That goes the same for many cases. Why would two sides get into a war without understanding the needs and wants of another? ISIS and the rest of the world wanted to obliterate those who didn’t believe in any of their ideals. North Korea tested missiles and the world lost their shit because they were scared, but it was just as possible that North Korea was already afraid of their notoriety and the rest of the world. The alt right rose with Donald Trump’s being elected, but was it already because they were afraid of their way of life being taken away from them just like how they imagined? If so, it must be said that the LGBT, women, Obamacare supporters and many other groups rioted against Trump for the exact reason Trump supporters voted Trump. Why then did human turn against human upon seeing one another?

The answer to that, as I maintain my voice, would be ‘human nature’, because our threats and treasures originate similarly, from the same source. That said, we cannot continue what we had in 2016 because 2017 would turn out as a repeat. There might be more shootings, there might be more bombings. Heck, China might even gobble up more waters to the point that it’s illegal for me to travel to Tekong (for those who don’t know what Tekong is, it’s an island military training camp) and back to mainland whenever I book out of camp. Yes we must fight against things that seek to destroy what we believe is for the greater good, yes we must engage in combat with those who seek to pulverise any efforts in either maintaining the status quo or ameliorating currently disastrous global situations, but we have to come to realise that fighting fire with fire, as history has evinced, only works by backfiring. After all, revenge only comes sweet in the moment and bitter for a lifetime.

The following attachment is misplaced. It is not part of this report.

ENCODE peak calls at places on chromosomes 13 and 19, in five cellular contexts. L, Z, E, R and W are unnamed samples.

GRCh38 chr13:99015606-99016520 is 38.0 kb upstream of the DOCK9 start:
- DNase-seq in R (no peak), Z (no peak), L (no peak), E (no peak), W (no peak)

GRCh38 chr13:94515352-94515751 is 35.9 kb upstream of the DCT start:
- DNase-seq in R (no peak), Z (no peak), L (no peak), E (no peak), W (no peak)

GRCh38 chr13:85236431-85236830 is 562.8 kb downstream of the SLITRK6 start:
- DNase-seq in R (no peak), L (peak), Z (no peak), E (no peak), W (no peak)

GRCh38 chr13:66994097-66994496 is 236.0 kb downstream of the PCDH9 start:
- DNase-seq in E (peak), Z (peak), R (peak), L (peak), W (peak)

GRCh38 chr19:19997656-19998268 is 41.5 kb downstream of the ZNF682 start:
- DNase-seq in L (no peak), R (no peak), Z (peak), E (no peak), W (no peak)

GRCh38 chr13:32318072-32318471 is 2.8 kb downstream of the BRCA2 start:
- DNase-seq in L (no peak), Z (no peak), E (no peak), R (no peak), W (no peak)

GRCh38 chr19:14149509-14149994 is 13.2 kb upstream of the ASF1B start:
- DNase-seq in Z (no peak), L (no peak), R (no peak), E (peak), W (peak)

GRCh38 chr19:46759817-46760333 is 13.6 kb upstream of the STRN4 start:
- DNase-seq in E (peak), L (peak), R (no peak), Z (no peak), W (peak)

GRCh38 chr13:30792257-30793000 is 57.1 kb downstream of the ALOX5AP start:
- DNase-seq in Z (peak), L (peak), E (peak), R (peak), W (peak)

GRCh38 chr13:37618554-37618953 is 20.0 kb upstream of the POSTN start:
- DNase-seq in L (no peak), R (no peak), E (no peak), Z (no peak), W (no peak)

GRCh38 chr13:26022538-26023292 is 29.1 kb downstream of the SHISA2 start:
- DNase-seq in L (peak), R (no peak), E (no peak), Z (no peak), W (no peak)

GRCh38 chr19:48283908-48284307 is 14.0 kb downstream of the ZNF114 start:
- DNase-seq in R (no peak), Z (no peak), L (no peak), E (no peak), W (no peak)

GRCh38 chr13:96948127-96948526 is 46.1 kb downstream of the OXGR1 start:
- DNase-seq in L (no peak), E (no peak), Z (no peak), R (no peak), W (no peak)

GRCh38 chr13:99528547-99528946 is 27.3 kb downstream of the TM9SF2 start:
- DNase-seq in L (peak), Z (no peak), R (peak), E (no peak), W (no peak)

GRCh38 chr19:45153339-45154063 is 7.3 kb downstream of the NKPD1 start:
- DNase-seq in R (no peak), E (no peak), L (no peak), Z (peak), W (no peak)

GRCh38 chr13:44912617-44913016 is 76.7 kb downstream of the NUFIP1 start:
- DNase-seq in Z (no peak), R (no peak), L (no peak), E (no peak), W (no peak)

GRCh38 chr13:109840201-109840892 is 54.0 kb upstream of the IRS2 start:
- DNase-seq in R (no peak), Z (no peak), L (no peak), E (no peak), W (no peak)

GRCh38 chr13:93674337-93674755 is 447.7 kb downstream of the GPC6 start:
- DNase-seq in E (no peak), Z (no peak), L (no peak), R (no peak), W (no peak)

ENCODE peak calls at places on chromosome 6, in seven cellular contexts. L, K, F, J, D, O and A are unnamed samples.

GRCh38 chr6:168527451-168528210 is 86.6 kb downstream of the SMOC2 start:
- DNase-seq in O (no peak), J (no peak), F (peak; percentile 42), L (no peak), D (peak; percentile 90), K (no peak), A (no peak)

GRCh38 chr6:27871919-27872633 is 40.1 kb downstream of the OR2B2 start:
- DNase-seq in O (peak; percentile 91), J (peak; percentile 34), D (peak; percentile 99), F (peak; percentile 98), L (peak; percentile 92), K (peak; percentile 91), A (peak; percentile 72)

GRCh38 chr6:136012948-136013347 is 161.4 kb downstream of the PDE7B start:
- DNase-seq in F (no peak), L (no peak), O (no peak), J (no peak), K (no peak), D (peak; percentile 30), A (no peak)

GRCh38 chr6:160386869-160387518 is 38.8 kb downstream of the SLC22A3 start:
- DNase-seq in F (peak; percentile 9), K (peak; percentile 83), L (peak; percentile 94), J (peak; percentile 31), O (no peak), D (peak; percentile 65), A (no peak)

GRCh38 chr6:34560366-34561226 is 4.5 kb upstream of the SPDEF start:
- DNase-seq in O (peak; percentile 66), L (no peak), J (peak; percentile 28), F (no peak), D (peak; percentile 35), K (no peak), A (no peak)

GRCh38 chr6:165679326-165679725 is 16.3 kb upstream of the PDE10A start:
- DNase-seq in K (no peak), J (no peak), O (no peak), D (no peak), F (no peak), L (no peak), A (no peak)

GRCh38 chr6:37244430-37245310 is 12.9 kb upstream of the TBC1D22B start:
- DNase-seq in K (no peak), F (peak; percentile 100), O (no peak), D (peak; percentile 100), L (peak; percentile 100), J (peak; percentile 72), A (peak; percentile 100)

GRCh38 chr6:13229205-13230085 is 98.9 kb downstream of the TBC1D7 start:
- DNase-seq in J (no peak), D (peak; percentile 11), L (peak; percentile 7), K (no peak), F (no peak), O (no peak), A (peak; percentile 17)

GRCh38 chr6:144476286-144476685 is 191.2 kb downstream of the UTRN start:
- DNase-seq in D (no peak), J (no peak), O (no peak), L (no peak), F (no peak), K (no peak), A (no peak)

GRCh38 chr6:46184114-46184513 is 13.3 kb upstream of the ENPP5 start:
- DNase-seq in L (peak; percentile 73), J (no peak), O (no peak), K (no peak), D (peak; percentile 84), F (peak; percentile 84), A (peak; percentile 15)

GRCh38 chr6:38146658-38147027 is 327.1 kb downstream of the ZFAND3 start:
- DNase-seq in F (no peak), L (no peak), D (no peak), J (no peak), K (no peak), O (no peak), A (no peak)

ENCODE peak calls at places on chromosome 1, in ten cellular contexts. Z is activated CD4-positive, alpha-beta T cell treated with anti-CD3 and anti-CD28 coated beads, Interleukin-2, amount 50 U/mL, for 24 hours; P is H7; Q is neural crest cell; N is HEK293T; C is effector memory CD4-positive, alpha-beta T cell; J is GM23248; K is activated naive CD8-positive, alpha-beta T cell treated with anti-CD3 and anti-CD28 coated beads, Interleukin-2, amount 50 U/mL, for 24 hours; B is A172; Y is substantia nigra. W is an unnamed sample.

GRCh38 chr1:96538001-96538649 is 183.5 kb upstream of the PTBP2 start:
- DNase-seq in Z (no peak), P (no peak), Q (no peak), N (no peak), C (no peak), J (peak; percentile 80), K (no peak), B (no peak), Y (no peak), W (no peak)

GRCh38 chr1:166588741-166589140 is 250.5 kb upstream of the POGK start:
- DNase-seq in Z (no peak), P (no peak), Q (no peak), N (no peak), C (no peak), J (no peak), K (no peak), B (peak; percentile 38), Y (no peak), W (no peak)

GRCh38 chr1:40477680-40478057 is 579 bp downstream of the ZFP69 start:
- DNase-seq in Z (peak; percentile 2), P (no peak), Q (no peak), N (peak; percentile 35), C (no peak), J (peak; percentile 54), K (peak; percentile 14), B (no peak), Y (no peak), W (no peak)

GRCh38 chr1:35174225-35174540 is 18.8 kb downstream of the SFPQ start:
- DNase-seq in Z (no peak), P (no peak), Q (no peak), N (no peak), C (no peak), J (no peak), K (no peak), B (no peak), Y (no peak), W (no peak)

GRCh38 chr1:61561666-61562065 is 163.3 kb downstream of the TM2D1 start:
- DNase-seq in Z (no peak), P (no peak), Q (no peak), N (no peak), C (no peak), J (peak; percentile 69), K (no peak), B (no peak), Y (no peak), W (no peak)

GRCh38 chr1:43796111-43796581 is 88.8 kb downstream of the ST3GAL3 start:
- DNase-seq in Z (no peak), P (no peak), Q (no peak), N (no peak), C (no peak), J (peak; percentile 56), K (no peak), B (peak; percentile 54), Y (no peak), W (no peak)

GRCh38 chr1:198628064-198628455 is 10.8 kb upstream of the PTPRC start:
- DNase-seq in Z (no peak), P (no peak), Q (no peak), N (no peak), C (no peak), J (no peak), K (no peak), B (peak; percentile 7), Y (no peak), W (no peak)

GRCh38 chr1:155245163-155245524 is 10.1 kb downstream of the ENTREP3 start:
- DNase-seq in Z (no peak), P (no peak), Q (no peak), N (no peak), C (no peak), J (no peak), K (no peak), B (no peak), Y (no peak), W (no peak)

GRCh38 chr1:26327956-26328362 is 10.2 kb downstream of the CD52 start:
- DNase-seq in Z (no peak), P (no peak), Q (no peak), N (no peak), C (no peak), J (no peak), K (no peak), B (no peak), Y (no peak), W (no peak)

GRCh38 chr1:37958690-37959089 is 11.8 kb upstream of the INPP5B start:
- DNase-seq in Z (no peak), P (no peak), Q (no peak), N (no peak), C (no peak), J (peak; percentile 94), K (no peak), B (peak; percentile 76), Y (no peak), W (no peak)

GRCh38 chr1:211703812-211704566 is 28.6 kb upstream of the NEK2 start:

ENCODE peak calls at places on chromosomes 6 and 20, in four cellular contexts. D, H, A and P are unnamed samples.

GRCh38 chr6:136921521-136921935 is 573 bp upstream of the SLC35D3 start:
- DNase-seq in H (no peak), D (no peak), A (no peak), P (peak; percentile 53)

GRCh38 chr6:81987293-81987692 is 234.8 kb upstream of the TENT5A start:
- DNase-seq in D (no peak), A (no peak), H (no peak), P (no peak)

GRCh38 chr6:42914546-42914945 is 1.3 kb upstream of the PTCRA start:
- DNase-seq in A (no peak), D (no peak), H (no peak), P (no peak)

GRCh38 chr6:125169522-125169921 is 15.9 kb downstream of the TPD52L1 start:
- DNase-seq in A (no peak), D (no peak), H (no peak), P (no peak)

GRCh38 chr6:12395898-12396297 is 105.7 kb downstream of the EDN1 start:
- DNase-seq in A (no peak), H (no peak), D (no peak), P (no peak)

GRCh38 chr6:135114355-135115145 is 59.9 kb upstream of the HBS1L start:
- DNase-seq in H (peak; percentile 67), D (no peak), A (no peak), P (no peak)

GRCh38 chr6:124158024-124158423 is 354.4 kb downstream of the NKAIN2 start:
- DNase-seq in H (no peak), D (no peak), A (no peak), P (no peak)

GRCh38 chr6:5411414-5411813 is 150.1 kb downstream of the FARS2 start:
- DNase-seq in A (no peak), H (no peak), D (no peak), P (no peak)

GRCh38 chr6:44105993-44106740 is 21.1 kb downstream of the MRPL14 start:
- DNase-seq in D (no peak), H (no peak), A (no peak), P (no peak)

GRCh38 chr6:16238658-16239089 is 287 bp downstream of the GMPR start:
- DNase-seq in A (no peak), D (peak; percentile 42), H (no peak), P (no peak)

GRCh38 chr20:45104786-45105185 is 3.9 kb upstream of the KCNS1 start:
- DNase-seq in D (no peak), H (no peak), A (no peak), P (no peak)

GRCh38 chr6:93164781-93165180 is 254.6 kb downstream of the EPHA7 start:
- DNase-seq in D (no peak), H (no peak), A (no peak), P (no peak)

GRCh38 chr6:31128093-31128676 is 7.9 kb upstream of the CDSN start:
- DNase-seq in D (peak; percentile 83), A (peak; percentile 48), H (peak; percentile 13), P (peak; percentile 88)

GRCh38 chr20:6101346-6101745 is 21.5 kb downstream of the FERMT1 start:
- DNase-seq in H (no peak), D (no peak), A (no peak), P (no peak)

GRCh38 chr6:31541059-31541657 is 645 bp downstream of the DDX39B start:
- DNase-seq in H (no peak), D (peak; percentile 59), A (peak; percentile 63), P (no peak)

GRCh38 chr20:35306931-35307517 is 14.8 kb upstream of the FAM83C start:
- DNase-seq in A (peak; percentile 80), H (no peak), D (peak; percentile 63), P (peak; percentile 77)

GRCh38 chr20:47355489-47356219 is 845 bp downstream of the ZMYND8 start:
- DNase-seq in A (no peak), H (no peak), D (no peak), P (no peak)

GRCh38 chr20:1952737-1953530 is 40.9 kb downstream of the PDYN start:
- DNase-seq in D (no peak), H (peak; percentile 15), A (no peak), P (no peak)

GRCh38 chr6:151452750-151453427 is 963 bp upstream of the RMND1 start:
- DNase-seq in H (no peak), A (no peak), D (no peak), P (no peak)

Just recently, many notifications have been popping up on my phone from The Guardian, a news source I very frequently read because of their analytical writing. They’ve been utterly concerned with Trump’s presidential arrival, bombings in Syria and just recently, their article about human rights violation in China struck a chord with me. Ultimately, I could only conclude that because of human nature, no one could ever let another person or entity trample on what little dignity a person or entity has. Not even China’s Communist Party allowed it, not even Trump’s supporters allowed it. Not even anti-Trump supporters allowed it, not even anything in the world allowed it. After all, we’re still so hung up on dignity, we’re willing to threaten another at the expense of what we mask using the word (or any word to the effect of) dignity. Whatever the case, I decided that we should ridicule Trump no more because he’s the president of a superpower and the people of America should work with him to continue making America great Yes. America is great already. All America needs is improvement, just like any other country. And that does not mean that all Americans should religiously agree with everything the Donald says or claims. After all, he was a man who proliferated lies, so much so that ‘Fake News’ has become such a disruptive phrase, its meaning of being skeptical of conventional news and attempting to reveal more truths has been unforgivably and ironically lost to a total lie to cover up more lies. But as I write those statements above, I started to question myself. Even if the intention of not ridiculing Trump was to unite an already divided America, would it help? My answer was starting to incline towards ‘no’, because from what we can tell, that man is easily manipulated. He’s such a narcissist, blowing smoke up his arse could be a legitimate way to control him. Vladimir Putin, Nigel Farage, Marine Le Pen and many other politicians have sought to kiss his arse, there’s no telling that he can’t be manipulated into making things easy for these people listed above. Already he doesn’t plan on understanding intentions to sanction Russia, he doesn’t have a concrete foreign policy apart from ‘America First’, we’re left with USA in a pernicious spot with an awkward leader barging into the White House. This is all the more terrifying because we would’ve been putting the unity of people ahead of their very own survival. Then the most difficult choice right at the start of 2017 begins, not only for all Americans, but citizens of the world.

With that, I’m torn between asserting dignity and promulgating unity.

Or maybe I never really understood anything.